The tip portion 14 is preformed with a desired set which is generally curved as shown in FIGS. 1-3, and 8. However, such tip portion 14 can be caused to assume a generally straight configuration when the mapping lead 10 is positioned within a guiding catheter (not shown).
In use, the cardiac mapping lead 10 is inserted into a guiding catheter which is moved through an artery until a distal tip portion of the guiding catheter is within the left ventricle. The cardiac mapping lead 10 is advanced from the distal end of the guiding catheter and the guiding catheter may be withdrawn at this point. The tip portion 14 of the cardiac mapping lead 10 is located within the left ventricle of the heart.
As illustrated in FIG. 3, the lead 10 lies in the aorta 60 of a heart 62 and passes through an orifice 64 of the aortic valve 66. The tip portion 14 then rests quietly in the left ventricle 68.
Measurements, then, are taken of the potentials at and between each pair 44, 46, 48, 50 of electrodes 27-34. Also, impedance measurements can be taken by establishing a voltage across each pair 44, 46, 48 and 50 of sleeve electrodes 27-34 and measuring the current that passes between them.
Then, after a first set of measurements has been taken along a particular wall surface, a physician can rotate the proximal end 26 of the mapping lead 10 a predetermined amount to rotate the tip portion 14 so as to place the electrodes 27-34 against any other wall surface in the ventricle 68 of the heart 62. Then, further measurements are taken as described above, after which the mapping lead 10 is rotated again a predetermined amount.
This procedure is continued until the physician has rotated the mapping lead 10 at least 360°. Then, the mapping lead 10 is withdrawn from the heart 62.
Turning to FIG. 8, there is shown an alternative embodiment 70 of the cardiac mapping lead 10. The cardiac mapping lead 70 is constructed in a manner similar to that described above. The cardiac mapping lead 70 includes a main body portion 72 and a tip 74 at the end of the tip portion 76. The main body portion 72 is straight but may have a bend (not shown) approximately 7 cm. from the tip 74, similar to that shown in FIG. 1.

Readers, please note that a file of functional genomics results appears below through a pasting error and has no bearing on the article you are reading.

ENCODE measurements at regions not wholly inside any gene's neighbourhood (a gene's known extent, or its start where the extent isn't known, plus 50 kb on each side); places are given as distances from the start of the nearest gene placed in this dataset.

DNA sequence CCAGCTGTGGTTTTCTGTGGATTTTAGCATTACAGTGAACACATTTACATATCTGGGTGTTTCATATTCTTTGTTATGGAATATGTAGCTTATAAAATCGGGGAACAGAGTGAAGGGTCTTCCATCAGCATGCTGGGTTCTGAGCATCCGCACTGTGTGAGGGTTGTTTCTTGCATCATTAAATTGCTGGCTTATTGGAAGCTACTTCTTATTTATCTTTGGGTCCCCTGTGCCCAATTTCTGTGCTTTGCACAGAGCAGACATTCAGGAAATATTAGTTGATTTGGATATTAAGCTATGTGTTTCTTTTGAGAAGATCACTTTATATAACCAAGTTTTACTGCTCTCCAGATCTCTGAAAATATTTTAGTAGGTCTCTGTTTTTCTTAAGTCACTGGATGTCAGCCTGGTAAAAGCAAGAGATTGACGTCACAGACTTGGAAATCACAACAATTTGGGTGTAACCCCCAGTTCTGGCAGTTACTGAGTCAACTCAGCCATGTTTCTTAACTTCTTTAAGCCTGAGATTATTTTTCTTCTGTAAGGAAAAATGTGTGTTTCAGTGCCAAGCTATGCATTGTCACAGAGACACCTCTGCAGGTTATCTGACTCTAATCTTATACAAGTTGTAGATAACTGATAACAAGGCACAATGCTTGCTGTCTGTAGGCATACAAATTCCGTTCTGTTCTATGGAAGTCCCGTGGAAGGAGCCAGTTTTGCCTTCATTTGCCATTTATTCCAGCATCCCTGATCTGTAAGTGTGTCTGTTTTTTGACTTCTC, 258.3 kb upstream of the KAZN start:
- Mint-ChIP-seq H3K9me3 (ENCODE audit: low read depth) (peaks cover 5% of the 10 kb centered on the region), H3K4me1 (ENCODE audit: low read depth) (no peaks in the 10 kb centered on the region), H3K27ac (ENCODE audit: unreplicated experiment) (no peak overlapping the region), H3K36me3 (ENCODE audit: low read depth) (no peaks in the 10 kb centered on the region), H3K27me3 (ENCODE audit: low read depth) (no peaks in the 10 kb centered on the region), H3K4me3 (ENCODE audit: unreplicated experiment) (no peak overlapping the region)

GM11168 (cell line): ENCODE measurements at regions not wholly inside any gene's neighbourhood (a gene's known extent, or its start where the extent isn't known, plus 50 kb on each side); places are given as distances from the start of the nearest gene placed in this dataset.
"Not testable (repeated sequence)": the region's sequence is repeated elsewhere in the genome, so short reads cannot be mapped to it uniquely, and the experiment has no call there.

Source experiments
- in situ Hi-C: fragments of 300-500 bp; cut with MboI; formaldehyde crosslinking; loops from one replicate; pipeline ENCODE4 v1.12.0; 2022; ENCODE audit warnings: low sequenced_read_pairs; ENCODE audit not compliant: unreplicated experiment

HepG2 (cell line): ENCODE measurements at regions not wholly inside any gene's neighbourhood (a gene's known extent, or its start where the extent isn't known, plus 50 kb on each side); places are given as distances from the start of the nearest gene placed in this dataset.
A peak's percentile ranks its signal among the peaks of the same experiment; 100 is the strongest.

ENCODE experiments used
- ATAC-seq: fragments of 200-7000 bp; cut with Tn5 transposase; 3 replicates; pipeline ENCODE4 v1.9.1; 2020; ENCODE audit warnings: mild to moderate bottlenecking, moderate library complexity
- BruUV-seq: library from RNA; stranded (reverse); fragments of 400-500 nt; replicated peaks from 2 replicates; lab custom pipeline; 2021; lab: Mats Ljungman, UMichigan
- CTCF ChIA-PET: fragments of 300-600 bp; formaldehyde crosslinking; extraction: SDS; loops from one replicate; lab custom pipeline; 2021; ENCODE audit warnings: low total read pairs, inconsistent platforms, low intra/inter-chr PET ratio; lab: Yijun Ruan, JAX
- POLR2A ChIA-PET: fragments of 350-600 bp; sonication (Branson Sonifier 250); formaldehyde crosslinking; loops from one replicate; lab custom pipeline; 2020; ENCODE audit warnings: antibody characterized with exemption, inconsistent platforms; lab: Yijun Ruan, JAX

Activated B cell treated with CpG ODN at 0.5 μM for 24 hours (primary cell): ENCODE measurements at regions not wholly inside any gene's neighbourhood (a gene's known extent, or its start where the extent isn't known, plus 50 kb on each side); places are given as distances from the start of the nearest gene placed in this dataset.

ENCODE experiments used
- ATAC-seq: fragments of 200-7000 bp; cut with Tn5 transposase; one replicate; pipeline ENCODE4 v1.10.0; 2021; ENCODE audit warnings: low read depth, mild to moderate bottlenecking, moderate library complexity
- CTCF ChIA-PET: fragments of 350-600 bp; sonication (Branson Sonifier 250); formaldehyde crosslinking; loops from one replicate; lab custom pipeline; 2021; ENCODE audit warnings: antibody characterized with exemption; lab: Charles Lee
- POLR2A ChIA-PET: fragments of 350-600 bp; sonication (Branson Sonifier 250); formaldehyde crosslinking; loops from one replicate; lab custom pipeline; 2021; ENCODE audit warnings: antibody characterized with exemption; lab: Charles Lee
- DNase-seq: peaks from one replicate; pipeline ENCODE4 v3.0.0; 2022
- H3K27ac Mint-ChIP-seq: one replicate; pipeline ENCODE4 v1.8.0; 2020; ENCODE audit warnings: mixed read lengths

The tip portion 76 and a distal end 78 of the main body portion have four pairs 80, 82, 84, 86 of band electrodes 88-95 with each band electrode 88-95 being in contact with a conductor wire 96-103 which is insulated throughout its length except where in contact with its respective band electrode, as described above and shown in FIG. 6. Each pair 80, 82, 84 and 86 of electrodes 88-95 is spaced a predetermined distance from each adjacent pair.
In FIG. 9, there is shown a cross sectional area of the body 72 of the cardiac mapping lead 70. The body 72 has a base coat 88, a wire braid 90 and an outer layer 92 as described above. The wire conductors 96-103 are contained within a lumen 104 whereas a second lumen 105 is provided to receive a stylet 106 for straightening curve 108 during introduction of the cardiac mapping lead 70 into the circulatory system. Both lumens 104, 105 extend the entire length of the cardiac mapping lead 70.
From the foregoing description, it will be apparent that the mapping lead 10, 70 of the present invention has a number of advantages, some of which have been described above and others which are inherent in the invention. In particular, by providing a torque transmitting main body portion with a flexible curve shaped tip portion, the mapping lead can be positioned within a heart chamber (such as a ventricle) and then rotated, relatively accurately, to different rotational positions of the tip portion within the chamber of the heart and against the interior wall surface of the heart chamber by rotating the proximal end of the mapping lead.
Also, from the foregoing description, it will be apparent that modifications can be made to the cardiac mapping lead of the present invention. Accordingly, the scope of the invention is only to be limited as necessitated by the accompanying claims.
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|International Classification||A61B5/0424, A61M25/00, A61B1/005|
|Cooperative Classification||A61M25/0041, A61B5/6857, A61B2562/043, A61B2562/0209, A61B5/0424, A61B1/0058|
|European Classification||A61B5/68D1H4, A61M25/00R2, A61B5/0424, A61B1/005D|
|2 Nov 1987||AS||Assignment|
Owner name: CORDIS CORPORATION, 10555 WEST FLAGLER STREET, MIA
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Owner name: CORDIS CORPORATION, 10555 WEST FLAGLER STREET, MIA
Free format text: ASSIGNMENT OF ASSIGNORS INTEREST.;ASSIGNOR:BRAYTON, DENNIS L.;REEL/FRAME:004790/0180
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Owner name: CORDIS CORPORATION, 10555 WEST FLAGLER STREET, MIA
Free format text: ASSIGNMENT OF ASSIGNORS INTEREST;ASSIGNOR:BRAYTON, DENNIS L.;REEL/FRAME:004790/0180
Effective date: 19871002
Owner name: CORDIS CORPORATION, 10555 WEST FLAGLER STREET, MIA
Free format text: ASSIGNMENT OF ASSIGNORS INTEREST;ASSIGNOR:MILLER, SANDRA L.;REEL/FRAME:004790/0181
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|24 Mar 1992||FPAY||Fee payment|
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Owner name: CORDIS WEBSTER, INC., CALIFORNIA